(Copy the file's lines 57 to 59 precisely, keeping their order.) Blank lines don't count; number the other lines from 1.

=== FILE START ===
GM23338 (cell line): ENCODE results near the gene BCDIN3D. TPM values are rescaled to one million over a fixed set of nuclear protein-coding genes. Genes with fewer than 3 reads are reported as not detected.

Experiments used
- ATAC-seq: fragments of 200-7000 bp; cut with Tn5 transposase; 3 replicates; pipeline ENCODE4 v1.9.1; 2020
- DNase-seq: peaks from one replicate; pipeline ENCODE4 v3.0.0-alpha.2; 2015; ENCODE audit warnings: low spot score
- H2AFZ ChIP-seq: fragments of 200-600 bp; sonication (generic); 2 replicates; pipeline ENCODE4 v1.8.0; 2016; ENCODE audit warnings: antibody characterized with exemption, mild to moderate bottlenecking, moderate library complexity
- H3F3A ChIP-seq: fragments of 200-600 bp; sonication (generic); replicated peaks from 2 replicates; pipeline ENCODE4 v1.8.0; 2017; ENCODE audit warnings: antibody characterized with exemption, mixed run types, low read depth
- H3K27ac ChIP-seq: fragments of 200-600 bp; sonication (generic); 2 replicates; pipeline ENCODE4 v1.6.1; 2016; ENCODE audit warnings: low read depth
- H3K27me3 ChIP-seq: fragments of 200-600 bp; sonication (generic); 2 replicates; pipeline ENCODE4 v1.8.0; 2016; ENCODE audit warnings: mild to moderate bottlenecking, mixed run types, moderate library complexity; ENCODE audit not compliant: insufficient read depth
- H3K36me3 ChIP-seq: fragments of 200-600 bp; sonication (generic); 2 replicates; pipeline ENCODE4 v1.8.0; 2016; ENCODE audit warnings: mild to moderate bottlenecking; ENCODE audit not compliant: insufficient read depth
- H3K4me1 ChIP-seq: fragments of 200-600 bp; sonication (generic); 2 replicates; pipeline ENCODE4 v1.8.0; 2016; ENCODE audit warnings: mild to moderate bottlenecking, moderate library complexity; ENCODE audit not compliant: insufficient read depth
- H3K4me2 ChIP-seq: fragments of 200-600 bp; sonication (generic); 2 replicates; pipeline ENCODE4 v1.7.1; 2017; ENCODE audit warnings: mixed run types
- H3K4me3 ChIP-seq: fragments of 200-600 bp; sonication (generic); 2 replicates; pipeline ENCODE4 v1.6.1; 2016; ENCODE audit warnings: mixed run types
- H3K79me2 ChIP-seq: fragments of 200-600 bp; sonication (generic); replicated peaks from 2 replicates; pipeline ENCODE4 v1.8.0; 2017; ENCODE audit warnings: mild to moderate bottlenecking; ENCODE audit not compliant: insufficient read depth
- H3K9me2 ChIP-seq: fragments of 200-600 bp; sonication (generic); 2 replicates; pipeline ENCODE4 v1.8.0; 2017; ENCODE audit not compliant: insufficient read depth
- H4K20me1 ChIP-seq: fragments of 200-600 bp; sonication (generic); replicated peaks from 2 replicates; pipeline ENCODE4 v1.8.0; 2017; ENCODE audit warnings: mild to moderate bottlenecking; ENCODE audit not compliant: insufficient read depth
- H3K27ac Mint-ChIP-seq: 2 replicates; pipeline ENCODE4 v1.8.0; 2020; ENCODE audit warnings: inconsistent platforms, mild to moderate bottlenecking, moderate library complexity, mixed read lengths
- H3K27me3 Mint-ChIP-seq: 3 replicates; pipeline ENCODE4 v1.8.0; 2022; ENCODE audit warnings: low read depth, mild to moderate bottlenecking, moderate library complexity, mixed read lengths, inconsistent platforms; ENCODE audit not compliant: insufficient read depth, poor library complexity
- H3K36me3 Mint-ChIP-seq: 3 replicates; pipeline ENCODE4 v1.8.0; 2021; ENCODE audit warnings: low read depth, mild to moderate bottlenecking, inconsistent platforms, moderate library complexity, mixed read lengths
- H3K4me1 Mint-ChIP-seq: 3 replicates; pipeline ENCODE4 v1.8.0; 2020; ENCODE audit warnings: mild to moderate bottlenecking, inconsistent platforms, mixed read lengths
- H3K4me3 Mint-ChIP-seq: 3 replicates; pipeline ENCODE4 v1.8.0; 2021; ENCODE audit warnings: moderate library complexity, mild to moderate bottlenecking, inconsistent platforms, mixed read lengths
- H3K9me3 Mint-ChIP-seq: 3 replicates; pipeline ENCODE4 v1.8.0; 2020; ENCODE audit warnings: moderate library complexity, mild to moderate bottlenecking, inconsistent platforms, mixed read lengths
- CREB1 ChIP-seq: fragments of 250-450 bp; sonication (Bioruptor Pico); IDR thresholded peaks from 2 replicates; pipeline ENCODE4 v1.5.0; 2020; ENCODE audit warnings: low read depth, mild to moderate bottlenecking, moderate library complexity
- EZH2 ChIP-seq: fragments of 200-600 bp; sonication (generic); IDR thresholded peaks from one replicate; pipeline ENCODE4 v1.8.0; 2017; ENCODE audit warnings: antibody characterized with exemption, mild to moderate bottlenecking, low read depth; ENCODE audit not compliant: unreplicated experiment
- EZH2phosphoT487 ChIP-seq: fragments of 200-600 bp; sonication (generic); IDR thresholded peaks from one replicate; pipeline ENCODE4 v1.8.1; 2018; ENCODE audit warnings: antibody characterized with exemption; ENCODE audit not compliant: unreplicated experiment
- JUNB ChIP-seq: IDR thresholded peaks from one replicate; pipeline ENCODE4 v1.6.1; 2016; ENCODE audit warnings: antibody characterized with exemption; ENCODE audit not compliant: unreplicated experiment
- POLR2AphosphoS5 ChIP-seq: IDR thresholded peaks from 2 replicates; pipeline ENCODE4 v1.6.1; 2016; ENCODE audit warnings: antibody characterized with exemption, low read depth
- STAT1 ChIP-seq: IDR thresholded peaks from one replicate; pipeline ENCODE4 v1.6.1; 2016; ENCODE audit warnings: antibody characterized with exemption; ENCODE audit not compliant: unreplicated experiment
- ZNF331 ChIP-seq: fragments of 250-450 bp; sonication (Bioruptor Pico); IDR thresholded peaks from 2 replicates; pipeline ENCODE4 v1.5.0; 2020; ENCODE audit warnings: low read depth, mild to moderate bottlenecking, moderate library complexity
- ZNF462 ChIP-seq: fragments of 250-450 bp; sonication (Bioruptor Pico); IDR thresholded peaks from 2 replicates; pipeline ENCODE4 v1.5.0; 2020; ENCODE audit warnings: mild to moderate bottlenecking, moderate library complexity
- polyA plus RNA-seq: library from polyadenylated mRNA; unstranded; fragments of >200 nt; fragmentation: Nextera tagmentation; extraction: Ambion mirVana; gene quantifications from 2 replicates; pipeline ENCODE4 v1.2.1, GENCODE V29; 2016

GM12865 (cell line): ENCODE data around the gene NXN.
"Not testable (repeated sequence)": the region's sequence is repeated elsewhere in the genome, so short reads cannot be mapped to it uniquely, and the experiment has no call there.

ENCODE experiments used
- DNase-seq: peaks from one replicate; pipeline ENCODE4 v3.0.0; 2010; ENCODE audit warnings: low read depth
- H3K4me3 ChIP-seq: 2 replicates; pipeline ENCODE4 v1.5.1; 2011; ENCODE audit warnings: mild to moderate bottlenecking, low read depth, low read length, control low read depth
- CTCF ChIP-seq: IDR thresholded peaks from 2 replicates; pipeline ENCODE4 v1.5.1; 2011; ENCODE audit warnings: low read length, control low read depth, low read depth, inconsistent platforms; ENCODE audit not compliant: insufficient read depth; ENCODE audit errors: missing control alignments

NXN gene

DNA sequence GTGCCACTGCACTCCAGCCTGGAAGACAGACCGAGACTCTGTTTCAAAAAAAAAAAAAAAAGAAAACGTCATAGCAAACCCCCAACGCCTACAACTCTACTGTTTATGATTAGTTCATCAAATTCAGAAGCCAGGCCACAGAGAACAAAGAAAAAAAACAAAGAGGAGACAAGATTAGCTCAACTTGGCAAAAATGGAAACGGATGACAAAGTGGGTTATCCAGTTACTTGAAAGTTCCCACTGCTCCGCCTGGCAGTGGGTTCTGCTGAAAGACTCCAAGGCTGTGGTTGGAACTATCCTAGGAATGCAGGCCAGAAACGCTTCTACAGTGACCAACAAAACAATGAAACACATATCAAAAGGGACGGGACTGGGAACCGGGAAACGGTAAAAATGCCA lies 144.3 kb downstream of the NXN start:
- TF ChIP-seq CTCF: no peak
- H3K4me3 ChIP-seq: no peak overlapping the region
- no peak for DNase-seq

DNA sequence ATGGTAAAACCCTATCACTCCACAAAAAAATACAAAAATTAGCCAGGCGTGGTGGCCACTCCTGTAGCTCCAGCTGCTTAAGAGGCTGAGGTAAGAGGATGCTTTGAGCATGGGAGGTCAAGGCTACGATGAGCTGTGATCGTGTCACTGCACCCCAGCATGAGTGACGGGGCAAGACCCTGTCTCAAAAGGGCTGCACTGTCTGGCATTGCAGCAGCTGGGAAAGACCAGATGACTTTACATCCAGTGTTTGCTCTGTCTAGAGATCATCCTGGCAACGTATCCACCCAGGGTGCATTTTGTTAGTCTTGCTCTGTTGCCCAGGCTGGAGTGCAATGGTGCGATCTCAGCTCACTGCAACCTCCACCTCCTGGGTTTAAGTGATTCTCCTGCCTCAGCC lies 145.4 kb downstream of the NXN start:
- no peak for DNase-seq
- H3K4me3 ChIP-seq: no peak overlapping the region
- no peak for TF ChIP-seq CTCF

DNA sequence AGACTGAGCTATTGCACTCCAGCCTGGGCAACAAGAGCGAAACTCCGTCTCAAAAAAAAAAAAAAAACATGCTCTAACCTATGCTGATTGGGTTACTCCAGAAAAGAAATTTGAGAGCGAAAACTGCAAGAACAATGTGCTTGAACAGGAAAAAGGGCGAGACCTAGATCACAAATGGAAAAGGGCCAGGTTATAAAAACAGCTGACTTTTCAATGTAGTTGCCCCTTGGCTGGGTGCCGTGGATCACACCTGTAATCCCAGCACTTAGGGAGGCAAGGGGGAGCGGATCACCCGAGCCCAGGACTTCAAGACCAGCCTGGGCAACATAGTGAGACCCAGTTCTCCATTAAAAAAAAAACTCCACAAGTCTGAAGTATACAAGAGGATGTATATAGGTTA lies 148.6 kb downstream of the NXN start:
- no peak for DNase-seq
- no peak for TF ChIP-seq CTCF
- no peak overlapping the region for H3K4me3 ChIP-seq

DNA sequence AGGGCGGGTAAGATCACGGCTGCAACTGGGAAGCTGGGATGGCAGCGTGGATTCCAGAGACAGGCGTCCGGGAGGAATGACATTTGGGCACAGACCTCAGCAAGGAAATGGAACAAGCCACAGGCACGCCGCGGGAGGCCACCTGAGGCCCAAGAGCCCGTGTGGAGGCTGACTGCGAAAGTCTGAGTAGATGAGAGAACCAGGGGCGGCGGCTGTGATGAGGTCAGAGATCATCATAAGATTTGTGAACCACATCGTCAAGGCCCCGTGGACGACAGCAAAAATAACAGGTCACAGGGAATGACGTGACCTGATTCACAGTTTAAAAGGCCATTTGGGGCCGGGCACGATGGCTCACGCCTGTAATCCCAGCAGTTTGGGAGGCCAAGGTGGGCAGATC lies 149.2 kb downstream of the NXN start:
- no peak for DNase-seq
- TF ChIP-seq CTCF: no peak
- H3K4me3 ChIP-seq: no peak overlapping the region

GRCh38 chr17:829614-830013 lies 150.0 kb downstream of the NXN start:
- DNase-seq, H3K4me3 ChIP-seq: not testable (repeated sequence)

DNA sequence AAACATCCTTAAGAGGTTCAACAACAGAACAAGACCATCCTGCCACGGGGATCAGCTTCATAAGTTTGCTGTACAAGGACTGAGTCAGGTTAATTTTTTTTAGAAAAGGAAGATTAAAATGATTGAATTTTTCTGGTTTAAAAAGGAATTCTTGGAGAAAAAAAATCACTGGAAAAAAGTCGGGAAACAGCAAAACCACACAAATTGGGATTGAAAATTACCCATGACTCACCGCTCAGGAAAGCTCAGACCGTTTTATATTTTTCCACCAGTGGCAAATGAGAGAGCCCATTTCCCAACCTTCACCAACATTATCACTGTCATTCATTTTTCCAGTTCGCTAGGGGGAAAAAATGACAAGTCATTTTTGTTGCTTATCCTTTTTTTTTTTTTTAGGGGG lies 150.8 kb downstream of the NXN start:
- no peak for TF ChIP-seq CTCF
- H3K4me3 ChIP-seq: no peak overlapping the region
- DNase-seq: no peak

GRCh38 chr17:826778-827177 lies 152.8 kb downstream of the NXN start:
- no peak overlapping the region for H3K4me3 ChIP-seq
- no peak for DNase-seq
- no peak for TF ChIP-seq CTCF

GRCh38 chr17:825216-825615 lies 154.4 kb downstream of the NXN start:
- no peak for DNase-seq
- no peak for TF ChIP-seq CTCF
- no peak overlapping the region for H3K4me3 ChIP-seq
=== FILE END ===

- no peak for TF ChIP-seq CTCF
- H3K4me3 ChIP-seq: no peak overlapping the region
- DNase-seq: no peak